Karl Glogauer rides from 1966 to 28 A.D. by traveling in a rubber suit, breathing through a mask connected to a hose leading to the wall of a machine with “cryptographic, unconventional” controls that is womb-like, spherical, and partially filled with a milky fluid (p. 78 - Dying for Tomorrow, 1st DAW printing, 1978) and (p. 13 - Novel, 1st Avon Printing, 1970). Upon its crash landing, the machine cracks open like an egg, spilling out its fluid and permitting Karl his entry into the past. It was invented by Sir James Headington.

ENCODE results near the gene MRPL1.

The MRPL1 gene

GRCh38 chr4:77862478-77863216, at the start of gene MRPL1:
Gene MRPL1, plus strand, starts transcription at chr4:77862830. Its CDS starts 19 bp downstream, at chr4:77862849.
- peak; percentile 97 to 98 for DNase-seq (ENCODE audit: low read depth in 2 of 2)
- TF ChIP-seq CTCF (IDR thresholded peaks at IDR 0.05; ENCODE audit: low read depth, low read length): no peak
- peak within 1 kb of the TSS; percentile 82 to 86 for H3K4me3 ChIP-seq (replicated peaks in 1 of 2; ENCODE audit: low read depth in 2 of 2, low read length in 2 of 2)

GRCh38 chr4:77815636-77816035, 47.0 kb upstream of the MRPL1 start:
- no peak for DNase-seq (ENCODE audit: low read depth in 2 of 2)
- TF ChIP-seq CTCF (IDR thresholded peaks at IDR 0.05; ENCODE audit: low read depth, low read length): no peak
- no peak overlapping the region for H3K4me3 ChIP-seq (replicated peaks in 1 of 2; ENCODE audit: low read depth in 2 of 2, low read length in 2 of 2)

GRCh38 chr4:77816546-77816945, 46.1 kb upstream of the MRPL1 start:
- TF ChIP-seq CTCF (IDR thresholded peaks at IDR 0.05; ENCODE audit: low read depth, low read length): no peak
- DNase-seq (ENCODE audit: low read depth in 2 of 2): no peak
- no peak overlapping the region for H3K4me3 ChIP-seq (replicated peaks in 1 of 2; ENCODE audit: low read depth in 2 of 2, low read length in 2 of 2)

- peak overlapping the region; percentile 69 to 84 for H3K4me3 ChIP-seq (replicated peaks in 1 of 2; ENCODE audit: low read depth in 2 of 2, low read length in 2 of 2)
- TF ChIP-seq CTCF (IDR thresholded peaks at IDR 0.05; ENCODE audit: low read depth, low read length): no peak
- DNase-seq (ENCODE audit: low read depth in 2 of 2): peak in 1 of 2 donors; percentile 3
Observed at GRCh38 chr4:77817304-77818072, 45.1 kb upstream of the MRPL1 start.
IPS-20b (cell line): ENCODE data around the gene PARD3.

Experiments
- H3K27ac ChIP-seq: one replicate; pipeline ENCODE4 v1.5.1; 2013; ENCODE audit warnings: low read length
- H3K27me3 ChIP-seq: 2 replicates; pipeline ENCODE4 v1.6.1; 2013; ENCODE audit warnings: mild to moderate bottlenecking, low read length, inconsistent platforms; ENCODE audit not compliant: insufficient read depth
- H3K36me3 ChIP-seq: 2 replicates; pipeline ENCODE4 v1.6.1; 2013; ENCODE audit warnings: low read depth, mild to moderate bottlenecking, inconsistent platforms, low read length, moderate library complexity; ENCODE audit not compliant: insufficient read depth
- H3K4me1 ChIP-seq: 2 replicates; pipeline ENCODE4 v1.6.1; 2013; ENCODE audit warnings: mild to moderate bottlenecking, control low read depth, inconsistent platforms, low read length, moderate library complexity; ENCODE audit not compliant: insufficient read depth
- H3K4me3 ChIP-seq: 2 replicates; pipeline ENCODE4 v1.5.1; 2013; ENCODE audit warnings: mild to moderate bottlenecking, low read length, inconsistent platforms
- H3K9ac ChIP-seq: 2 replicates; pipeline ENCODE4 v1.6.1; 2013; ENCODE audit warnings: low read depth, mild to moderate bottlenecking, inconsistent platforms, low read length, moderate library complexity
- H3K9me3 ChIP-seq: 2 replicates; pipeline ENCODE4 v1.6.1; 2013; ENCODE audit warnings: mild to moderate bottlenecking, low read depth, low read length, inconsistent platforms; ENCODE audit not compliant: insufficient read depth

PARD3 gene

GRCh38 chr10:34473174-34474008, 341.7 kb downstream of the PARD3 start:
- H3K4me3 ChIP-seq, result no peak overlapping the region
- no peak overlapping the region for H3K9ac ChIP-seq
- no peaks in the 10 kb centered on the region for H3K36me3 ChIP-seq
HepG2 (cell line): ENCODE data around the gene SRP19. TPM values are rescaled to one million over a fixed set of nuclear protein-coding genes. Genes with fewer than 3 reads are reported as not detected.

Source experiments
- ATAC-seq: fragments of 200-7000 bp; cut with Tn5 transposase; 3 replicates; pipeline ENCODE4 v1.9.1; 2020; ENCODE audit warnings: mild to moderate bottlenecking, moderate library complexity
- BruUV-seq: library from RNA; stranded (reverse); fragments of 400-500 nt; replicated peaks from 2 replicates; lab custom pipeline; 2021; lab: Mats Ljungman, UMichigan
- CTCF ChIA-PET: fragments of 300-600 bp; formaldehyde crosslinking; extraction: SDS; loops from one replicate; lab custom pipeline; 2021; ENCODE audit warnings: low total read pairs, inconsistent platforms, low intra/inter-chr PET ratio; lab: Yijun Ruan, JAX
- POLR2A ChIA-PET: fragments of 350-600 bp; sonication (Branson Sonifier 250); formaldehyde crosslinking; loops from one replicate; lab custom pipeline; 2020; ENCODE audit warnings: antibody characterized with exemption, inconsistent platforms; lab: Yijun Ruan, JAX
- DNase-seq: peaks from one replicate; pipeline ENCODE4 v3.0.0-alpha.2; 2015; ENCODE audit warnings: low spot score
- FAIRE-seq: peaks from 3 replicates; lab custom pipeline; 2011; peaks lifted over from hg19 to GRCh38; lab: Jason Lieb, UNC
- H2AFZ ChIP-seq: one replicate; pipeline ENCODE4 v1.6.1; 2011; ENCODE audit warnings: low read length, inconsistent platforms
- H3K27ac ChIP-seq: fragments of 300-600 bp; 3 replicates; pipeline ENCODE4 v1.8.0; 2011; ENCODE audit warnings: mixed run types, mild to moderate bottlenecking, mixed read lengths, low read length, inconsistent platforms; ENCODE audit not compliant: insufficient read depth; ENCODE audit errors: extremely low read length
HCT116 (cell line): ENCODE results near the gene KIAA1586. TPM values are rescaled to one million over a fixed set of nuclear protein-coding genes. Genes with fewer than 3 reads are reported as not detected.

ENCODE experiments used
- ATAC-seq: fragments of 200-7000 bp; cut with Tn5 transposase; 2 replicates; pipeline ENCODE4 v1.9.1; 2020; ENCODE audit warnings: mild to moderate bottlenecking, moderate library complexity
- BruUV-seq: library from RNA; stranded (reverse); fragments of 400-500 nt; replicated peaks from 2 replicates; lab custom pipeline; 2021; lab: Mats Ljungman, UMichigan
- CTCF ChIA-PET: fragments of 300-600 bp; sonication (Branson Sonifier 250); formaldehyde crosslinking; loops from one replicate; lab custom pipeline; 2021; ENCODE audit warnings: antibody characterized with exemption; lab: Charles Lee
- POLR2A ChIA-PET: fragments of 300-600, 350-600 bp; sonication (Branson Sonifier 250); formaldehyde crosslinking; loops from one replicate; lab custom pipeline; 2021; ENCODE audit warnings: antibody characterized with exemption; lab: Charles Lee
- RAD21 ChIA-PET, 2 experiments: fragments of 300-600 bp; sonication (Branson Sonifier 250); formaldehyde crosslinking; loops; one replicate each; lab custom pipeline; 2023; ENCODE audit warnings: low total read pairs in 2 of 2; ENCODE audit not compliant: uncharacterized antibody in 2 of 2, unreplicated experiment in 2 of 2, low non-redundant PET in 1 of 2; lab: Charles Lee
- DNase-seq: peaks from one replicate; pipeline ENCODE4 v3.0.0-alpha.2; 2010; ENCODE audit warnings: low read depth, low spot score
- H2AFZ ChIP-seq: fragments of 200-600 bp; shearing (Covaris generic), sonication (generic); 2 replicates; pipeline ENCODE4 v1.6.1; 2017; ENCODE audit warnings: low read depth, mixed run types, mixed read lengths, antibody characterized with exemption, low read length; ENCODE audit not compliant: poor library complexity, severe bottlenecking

An identical machine was used by Jherek Carnelian to travel to the 19th Century.
In Flux the machine is composed of a power unit—i.e., an electronic network of trestles and helices on the floor of a room that was immobile in space and time—and a separate steerage unit—i.e., a spatio-temporally mobile chair to which was affixed three translucent rods (that represent the three spatial dimensions) and a swivel arm that held a box of control dials and switches.